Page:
Gasoline-powered, internal combustion engines are notoriously inefficient. Some estimates say as much as 70 percent of the fuel's energy is lost to friction and heat. An Automotive News story has engineers saying that only three percent is due to friction. To engineers, that's a huge pot of low-hanging, fuel-efficiency fruit.
Over the years, General Motors has not often been seen as a forward-thinking company when it comes to green technologies. Sure, the Chevrolet Chevette was one of the first American cars to crack the 30 miles per gallon mark (the diesel model got north of 50 mpg). True, the EV-1 experiment showed some promising results (or, depending on who you ask, helped kill the electric car). But for the most part, The General has put most of its blood sweat and tears into basic, and not particularly breakthr
French start-up Heat2power has been making a little noise in the Hexagone thanks to a new technology that increases fuel mileage using heat energy otherwise dissipated via the exhaust pipe. There are others that use a similar system, but the company claims that their device captures even more energy. The basics include installing an additional cylinder linked to the crankshaft with a clutch that is powered by exhaust heat. The exhaust gases circulate inside a heat exchanger linked to a closed-ci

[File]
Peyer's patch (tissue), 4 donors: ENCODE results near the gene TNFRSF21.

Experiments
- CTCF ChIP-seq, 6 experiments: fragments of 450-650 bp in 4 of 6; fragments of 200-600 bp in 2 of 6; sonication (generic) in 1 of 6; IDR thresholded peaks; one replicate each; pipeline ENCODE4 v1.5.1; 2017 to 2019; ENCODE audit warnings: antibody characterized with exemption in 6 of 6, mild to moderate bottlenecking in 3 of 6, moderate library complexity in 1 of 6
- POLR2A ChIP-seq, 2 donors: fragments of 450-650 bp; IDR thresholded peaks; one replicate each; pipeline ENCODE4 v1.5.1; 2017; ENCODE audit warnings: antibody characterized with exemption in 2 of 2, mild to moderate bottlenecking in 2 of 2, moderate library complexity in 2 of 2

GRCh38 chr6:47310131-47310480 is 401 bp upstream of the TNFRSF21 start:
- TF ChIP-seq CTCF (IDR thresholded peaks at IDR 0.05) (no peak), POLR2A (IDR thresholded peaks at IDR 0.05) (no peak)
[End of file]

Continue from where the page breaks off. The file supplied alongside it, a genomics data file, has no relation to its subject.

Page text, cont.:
Not long ago, we reported that BMW was awarded a prize for installing a thermoelectric generator at the exhaust pipe of a car. This device works under the Seebeck effect and generates electricity by the difference in temperatures. Although we can't use the generator to fill up our hybrid batteries, we can use one to produce about 30 percent of the electricity a car needs when running. A new prototype, shown at "Thermoelektrik - Eine Chance Für Die Atomobillindustrie?" meeting, generated abo
BMW has won an ÖkoGlobe award for the second straight year. The award was presented to the Bavarian automaker for its work on a thermoelectric generator. Um, what's that? Basically, using a process known as the Seebeck effect, electricity can be generated by a difference in temperatures. All right, fine... who cares? Under the hood of every car ever sold that has an internal combustion engine, a huge amount of heat is generated while the engine creates power to drive the vehicle. In fact, o